Purple comes back for the holidays - DIY wreath

I have lots of boxwood in my garden, and many of them need a good pruning. So out I went with my pruners to snip some lengthy sprigs to create a wreath. I used a wire frame and attached the boxwood with wire. It made a good start but needed more texture. I cut some sprigs of Thuja 'Green Giant' and wired them in, finishing the greenery off with some stems of Chamaecyparis pisifera.

The result was okay, but a little sparse. I added more from the back to fill it out. At right is the first round of stem attachments.

A couple of weeks ago I'd visited Michael's and found some fancy glittery pieces to spruce up a plain wreath, but after working so hard with all the real greenery, I was concerned it would make it too gaudy. But it certainly needed something...

I wrapped the wreath with a string of 100 gold mini lights, which was just the right amount for the wreath, made from a frame no bigger than 16" diameter. And then I took out all the glittery stuff and inserted it here and there before making the bow. The theme I decided on at Michael's was bronze and purple, a color I was surprised to find so readily.

When I moved into my first apartment in 1973 and decorated my very first Christmas tree, I used lots of purple. But it was the '70s, and weird colors were the norm. All of a sudden, it seems, when I wasn't looking, purple has made a comeback. Not a traditional Christmas color to be sure, but I'm kind of liking it as much now as I did when I was 20.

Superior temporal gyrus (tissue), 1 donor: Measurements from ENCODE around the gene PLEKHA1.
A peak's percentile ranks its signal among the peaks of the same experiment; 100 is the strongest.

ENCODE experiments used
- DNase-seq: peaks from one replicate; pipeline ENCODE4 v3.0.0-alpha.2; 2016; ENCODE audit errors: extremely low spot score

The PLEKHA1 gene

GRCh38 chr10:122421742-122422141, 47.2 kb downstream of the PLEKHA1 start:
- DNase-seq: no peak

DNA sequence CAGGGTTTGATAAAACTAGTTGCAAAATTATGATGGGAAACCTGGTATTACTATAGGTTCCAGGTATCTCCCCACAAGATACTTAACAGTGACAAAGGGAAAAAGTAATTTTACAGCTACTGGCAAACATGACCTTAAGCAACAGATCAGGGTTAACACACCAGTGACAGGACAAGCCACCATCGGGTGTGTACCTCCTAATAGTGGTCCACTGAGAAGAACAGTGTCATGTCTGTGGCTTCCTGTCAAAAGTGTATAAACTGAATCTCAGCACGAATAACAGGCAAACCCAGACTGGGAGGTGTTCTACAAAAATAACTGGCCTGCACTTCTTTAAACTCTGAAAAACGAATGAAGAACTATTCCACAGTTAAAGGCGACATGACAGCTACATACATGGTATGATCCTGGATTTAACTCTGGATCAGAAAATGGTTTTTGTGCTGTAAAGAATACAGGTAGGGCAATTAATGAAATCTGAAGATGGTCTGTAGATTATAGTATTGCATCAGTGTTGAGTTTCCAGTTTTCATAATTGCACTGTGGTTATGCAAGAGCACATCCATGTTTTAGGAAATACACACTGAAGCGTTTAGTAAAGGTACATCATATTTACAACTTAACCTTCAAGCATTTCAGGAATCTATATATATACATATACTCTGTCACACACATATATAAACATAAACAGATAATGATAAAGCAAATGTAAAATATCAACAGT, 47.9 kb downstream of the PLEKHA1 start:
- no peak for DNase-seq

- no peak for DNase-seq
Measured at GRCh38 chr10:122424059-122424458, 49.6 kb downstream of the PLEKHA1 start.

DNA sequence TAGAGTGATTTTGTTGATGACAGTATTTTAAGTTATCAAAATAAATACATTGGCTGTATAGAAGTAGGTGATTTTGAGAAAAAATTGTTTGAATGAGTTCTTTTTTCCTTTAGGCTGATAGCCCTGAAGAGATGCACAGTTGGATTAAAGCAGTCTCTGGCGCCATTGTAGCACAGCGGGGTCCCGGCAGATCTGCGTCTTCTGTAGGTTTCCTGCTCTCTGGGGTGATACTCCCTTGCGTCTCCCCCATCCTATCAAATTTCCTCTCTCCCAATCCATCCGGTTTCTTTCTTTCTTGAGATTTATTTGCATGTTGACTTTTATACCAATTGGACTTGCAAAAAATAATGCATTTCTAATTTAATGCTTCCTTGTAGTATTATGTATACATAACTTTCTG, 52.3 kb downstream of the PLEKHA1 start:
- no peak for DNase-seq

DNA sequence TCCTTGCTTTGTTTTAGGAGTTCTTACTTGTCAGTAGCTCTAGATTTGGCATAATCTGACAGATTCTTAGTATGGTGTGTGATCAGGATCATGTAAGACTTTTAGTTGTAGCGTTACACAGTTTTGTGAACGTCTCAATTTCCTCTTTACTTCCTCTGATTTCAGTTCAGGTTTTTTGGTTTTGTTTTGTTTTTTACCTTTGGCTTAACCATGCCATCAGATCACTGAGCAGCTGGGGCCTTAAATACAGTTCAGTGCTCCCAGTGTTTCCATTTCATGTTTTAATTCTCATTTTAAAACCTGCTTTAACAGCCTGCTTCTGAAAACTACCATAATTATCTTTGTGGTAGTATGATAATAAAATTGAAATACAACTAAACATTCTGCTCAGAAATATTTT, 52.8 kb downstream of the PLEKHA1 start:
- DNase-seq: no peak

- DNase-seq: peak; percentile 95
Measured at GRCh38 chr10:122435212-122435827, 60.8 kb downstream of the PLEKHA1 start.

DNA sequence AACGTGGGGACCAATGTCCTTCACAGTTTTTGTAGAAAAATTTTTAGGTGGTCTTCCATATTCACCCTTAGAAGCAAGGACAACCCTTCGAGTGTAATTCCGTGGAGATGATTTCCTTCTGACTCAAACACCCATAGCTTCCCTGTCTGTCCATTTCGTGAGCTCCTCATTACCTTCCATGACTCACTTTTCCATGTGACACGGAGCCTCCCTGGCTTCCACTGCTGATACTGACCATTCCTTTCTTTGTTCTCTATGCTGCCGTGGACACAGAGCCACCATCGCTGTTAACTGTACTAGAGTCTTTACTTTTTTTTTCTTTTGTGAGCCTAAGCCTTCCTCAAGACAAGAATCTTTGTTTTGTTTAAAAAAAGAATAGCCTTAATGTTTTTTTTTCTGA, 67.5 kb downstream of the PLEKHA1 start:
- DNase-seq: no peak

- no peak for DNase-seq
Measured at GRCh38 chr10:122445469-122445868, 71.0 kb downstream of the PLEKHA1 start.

What do you think?

Just because it's big doesn't mean it's better

Abbie turned vibro-dog and I knew the cause but could do nothing about it. We were moving our large tropical plants around the sunroom, into the sitting room and down the hall into one of the spare bedrooms. Our little Cairn terrier wasn’t keen on big things moving around the house that, in her simple doggie brain, belonged outside. First, she disappeared outside and into her “foxhole,” a wide but shallow retreat she’d dug near the dryer vent in the yard.